Chicana feminists such as Maylei Blackwell, Cherrie Moraga, and Anna Nieto-Gómez of the 1960s Chicano Movement called for a gendered critique of racial activism mired in the stultification of Chicana leadership, ultimately galvanizing epistemology and theory grounded in a Chicana way of knowing. In particular, the introduction of a Chicana Feminist Epistemology in the 1990s to the field of education centered the reconciliation and healing of education, knowledge, and knowledge holders dehumanized by the exclusionary logics of colonialism pervasive in educational spaces. Consequently, crafting research methodologies of a Chicana hybrid nature, both locating and healing the fractured embodiment of knowledge educational actors draw upon, is critical to the groundwork of a more socially just educational system. Focused on the hybridity or the duality of knowing and the damage created by the colonial separation of such knowledge from knowledge holders, methodologies must be curated to locate and fuse back together what was torn apart. Mestiza Methodology was developed to locate the liminal space in which Chicanas collectively recount experiences leading to the separation of who they are and what they know in the academic arena as a means to recover, reclaim, and reconcile oneself to the pursuit of an education decolonized.


Origins, Concepts, and Trends in Intercultural Education  

Jan Gube

Intercultural education is an approach that responds to societal change arising from the contact, noncontact, and conflict among cultural groups. It envisions the prospects and challenges of living together in pluralistic societies. Globally, intercultural education has prominent origins in various European societies. Scholars and practitioners have also developed and practiced intercultural education in parts of North America and Latin America. As an epistemology, interculturality underpins intercultural education in recognizing and promoting equitable relations across cultural groups. At its forefront is the attention to equality issues in culturally diverse societies, which espouses the mutual accommodation of majority, minority, and Indigenous populations through dialogue and shared cultural expressions. Intercultural education seeks to prepare learners to live in diversity by supporting their understanding of inequalities, fostering respect, developing intercultural communicative skills, and resolving conflict. In practice, intercultural education involves developing skill sets and cultivating values related to intercultural competence, intercultural communication, intercultural dialogue, intercultural encounter, and intercultural sensitivity individually and collectively with the support of communities and institutions. While it continues to be promising in terms of supporting societies to engage with changes in cultural demographics and promoting interactions among different groups, intercultural education is not invulnerable to persistent and emerging societal problems, particularly those that have been legitimized politically, such as anti-immigration and nationalist movements that fuel racism and xenophobia. Intercultural education can at times be confined to the intellectual ambit of the diverse societies in Europe or the Global North. It is also prone to risks in its neo-assimilationist and technocratic tendencies, putting to question its explanatory value in addressing structural and evolving forms of racism. A need for intercultural education theorists, proponents, and practitioners would be to confront racial injustices that operate in novel ways. This need suggests the efforts to restore the humanity, respect, and social justice that sustain societies to thrive on the peaceful coexistence and cooperation among different cultures.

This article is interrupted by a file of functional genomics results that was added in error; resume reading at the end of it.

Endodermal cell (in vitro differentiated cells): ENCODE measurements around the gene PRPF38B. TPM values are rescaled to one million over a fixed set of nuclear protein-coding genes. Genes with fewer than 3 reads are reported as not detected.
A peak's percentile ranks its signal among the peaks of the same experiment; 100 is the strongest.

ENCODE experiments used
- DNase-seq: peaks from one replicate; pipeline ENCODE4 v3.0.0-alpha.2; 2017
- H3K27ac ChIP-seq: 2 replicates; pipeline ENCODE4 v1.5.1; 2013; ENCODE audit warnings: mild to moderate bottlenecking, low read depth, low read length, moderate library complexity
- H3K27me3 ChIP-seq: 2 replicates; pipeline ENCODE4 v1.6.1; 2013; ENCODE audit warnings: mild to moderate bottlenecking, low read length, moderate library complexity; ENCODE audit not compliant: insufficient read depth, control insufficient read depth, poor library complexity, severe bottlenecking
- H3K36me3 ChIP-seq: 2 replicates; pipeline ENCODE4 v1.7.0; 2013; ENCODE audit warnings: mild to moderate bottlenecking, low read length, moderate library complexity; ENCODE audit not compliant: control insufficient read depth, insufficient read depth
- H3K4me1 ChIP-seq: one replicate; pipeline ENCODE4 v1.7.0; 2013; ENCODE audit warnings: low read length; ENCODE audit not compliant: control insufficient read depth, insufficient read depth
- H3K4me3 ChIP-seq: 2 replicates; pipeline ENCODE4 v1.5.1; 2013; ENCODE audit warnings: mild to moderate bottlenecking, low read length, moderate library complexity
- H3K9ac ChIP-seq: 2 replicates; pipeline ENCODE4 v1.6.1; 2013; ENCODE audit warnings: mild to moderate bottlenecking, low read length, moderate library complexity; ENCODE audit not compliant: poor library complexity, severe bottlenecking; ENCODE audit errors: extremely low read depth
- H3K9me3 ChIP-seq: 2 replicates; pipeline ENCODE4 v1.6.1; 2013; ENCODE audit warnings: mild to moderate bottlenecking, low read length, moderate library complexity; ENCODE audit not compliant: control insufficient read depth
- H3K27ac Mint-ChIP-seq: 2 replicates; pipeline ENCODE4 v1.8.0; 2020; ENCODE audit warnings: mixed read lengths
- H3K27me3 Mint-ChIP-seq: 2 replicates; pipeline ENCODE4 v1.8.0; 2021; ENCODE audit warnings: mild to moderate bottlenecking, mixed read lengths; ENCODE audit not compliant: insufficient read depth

Race and Institutional Effectiveness in Higher Education  

Karen T. Jackson

Race influences our approaches to developing and defining measures of effectiveness in higher education. Identification of gaps in processes from different race perspectives is imperative for goal alignment and mission success. Institutional structural decisions such as recruitment of faculty, staff, and students; hiring of faculty and staff; performance measures for faculty and staff; decisions about fund allocation; and choices made during strategic planning each influence and define the implementation of programs and interpretation of policies, and ultimately affect student achievement. These decisions are all driven by race-based expectations. Data used in institutional effectiveness can decrease the power of minority groups, and institutional practices can create inequitable environments by reinforcing narratives and privileges of one group above all others. Using collective and collaborative systems to gather data and make sense of data from different race-based perspectives to call attention to equity gaps and to understand problems and what is contributing to inequities are ways to address issues of race that influence institutional effectiveness in higher education.


Restorative Justice in Education  

Kristin Elaine Reimer and Crystena Parker-Shandal